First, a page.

Recent articles

Radical Music: 'L'Amitié'

01 Feb 2024

Comment by Penny Stone

'Make us live as brothers and forget that we were foes'

Some years ago, I recorded my best friend’s grandad, Stuart Gilbert, talking about his experiences as a conscientious objector and of doing voluntary work at home and overseas with Service Civil International (SCI).*

I asked Stuart why he refused to participate in national service in 1948. The most common reasons for conscientious objection to military service were either religious or connected with a specific political ideology.

In the cracks between

01 Feb 2024

Comment by Virginia Moffatt

Our new arts columnist takes a look at The Crown

I’ve decided to begin this arts column by talking about the Netflix series, The Crown, which has recently ended. Though I’m an ardent republican and had to be persuaded to watch it by my husband, Chris, this is such compelling drama, I quickly overcame my loathing for the Windsors and became hooked.

It begins in 1947, with king George VI (Jared Harris) coughing up blood in the bathroom, as he prepares for the wedding of his daughter Elizabeth (Claire Foy) to Philip (Matt Smith).

Diary: 'This is my home!'

01 Feb 2024

Comment by Cath

'The power of personal capital has moved [us] onto step three of our journey of a thousand miles'

It’s late and I’m sitting in a lovely big bedroom, in a (mostly) old farmhouse. As I write I can hear the sound of young communards and commune visitors training in the shed across the yard – the rhythmic sounds of the punchbag getting hit and then the whoops and laughs at the end of the exercise.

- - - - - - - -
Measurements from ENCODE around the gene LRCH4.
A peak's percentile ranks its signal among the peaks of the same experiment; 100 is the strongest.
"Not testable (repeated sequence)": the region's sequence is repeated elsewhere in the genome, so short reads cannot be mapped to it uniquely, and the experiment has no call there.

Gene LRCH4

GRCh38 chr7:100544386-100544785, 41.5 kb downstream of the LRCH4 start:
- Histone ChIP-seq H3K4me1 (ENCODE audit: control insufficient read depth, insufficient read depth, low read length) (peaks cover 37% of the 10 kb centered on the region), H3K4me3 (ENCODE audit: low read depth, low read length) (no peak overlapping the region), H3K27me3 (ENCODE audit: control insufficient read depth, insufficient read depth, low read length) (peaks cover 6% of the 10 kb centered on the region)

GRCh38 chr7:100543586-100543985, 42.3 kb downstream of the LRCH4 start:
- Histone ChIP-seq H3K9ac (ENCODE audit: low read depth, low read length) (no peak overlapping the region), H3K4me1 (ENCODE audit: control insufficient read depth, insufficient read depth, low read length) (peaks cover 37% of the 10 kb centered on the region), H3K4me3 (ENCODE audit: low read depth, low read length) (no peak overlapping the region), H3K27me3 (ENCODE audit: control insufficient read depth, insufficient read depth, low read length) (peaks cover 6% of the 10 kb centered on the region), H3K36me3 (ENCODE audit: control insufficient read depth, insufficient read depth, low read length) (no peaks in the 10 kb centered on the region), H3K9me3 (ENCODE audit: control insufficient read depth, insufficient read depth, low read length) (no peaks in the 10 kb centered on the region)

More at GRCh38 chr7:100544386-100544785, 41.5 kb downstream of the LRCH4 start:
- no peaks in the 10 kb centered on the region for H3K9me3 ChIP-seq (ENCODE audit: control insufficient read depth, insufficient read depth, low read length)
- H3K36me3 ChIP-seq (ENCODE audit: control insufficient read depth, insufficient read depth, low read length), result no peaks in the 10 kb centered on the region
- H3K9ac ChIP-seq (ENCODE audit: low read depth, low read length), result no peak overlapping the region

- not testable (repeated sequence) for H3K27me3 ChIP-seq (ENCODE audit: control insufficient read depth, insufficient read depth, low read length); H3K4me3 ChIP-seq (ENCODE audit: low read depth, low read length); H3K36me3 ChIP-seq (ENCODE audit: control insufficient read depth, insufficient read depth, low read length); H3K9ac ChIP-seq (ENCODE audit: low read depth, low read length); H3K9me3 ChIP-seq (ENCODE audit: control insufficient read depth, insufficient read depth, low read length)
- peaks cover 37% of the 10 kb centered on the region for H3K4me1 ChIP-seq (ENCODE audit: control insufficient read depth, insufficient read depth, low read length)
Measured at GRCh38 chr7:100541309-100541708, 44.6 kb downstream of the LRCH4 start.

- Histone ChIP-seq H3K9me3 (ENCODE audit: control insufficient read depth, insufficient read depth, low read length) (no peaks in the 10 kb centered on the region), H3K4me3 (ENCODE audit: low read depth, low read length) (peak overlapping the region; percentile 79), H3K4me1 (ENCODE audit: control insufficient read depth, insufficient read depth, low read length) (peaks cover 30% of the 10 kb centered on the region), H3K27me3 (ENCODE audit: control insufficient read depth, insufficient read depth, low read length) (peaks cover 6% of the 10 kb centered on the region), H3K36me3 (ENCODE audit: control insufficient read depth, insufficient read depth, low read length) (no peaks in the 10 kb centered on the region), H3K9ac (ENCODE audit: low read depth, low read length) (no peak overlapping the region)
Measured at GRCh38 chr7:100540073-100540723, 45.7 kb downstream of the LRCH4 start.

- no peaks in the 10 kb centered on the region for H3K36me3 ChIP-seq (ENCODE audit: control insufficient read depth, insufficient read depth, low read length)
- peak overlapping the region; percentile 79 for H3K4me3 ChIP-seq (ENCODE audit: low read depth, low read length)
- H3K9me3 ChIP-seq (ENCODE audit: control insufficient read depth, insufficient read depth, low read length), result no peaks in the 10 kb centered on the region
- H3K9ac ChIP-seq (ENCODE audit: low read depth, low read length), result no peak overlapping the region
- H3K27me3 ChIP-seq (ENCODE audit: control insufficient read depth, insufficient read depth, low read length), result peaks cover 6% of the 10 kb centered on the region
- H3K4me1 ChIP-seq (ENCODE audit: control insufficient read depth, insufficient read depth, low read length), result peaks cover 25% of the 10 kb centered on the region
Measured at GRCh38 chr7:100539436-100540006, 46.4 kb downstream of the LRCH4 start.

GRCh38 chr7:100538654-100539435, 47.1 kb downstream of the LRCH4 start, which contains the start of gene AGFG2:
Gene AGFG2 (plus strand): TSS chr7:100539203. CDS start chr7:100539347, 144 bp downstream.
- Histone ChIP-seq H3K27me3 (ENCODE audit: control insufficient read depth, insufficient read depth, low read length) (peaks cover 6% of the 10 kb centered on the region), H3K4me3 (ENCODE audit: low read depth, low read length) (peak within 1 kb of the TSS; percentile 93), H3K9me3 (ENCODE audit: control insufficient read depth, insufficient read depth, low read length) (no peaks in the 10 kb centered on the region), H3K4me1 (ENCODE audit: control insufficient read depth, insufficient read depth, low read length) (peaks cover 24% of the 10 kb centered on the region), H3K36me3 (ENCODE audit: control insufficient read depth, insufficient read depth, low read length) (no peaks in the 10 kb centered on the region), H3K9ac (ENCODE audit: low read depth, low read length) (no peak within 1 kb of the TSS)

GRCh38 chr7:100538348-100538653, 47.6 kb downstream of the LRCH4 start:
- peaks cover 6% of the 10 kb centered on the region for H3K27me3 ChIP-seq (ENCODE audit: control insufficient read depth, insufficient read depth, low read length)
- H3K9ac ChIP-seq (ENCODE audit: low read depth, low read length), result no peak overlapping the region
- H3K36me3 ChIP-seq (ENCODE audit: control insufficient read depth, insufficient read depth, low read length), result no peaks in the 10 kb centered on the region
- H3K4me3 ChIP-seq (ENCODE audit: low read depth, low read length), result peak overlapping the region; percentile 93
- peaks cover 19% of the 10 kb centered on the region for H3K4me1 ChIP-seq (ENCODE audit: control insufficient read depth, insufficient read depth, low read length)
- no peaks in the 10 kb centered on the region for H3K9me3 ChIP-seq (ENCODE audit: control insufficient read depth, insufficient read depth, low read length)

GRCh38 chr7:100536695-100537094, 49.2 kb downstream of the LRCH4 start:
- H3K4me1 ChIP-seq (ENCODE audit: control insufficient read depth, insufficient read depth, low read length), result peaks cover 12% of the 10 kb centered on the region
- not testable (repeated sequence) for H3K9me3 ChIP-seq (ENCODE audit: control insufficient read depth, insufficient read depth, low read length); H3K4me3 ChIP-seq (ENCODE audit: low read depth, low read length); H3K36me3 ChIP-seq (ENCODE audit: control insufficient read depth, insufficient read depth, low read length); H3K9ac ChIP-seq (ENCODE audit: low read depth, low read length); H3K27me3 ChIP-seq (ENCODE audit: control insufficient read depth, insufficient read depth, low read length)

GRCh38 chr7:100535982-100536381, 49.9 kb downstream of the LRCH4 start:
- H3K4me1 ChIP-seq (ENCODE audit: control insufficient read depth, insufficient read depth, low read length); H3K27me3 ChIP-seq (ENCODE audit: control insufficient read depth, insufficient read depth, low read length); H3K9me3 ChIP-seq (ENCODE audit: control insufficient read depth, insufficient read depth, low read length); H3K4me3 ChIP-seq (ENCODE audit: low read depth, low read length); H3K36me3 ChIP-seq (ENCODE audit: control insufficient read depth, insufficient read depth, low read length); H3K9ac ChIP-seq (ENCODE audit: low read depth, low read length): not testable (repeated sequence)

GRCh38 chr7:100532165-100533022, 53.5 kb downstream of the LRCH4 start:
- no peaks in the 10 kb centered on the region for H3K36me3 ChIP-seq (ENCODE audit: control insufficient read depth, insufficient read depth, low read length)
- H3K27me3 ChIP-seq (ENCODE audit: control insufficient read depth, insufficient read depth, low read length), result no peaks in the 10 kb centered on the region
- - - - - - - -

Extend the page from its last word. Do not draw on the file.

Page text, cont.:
My new partner-in-crime is reading in bed: Black Against Empire, an analysis of the Black Panthers. And although the church bells mysteriously stopped ringing the hours some days ago, the regular alarm from the level crossing is going strong.

What else

01 Feb 2024

Comment by Rebecca Elson-Watkins

Which tier of society you experience comes down to one thing in modern Britain, argues Rebecca Elson-Watkins

The phrase ‘two-tier society’ has become a fairly commonplace one. We hear it in reference to healthcare, housing, education, and the North/South divide. But the phrase is wrong. British society has at least five tiers. Which tier of society you experience comes down to one thing in modern Britain. The same thing it has always come down to: social class.

We have the Ruling Class, the monarchies, the elite of the Conservative Party, we all know the sort. Unaccountable and untouchable; the Boris Johnsons, the prince Andrews, the Michelle Mones.

Poynted remarks

01 Feb 2024

Comment by Claire Poyner

Does nanny actually know best?

Recently, a politician moaned about something or other, calling it ‘the nanny state’. It got me wondering. When does a particular policy get to be called (some might say ‘dismissed as’) the nanny state? Who gets to decide? Is it a Good Thing or a Bad Thing? Does nanny actually know best?

‘The nanny state’ suggests that a government or its policies are overprotective, like a nanny towards their charges.